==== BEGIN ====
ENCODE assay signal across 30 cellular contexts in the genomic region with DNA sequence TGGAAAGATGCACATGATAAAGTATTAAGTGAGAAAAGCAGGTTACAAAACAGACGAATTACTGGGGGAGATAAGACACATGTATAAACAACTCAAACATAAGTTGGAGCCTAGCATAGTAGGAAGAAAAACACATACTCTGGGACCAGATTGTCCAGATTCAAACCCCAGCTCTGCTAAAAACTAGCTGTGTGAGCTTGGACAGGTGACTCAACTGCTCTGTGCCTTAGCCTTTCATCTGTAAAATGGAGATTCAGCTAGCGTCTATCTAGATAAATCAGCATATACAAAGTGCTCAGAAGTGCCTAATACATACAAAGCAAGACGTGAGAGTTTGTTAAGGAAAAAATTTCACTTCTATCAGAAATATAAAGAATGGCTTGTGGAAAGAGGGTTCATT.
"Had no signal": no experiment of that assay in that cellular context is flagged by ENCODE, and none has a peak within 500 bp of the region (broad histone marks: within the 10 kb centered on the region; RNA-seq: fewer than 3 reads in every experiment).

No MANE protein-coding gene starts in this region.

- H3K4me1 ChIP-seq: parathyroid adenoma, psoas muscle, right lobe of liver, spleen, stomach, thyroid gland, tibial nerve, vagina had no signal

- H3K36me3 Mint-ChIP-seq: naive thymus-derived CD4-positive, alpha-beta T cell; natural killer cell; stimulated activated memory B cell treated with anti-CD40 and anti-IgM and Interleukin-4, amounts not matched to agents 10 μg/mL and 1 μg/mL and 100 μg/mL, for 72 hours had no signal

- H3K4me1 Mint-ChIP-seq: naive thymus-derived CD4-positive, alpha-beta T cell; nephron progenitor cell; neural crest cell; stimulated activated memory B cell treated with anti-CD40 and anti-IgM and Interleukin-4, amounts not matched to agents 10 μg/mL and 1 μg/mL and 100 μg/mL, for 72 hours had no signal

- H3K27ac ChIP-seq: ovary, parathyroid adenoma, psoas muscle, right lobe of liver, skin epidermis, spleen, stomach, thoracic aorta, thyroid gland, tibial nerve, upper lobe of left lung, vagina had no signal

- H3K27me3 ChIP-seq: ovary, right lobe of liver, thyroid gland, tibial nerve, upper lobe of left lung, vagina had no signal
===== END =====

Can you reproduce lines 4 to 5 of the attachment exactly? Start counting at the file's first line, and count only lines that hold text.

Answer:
- H3K4me1 ChIP-seq: parathyroid adenoma, psoas muscle, right lobe of liver, spleen, stomach, thyroid gland, tibial nerve, vagina had no signal

- H3K36me3 Mint-ChIP-seq: naive thymus-derived CD4-positive, alpha-beta T cell; natural killer cell; stimulated activated memory B cell treated with anti-CD40 and anti-IgM and Interleukin-4, amounts not matched to agents 10 μg/mL and 1 μg/mL and 100 μg/mL, for 72 hours had no signal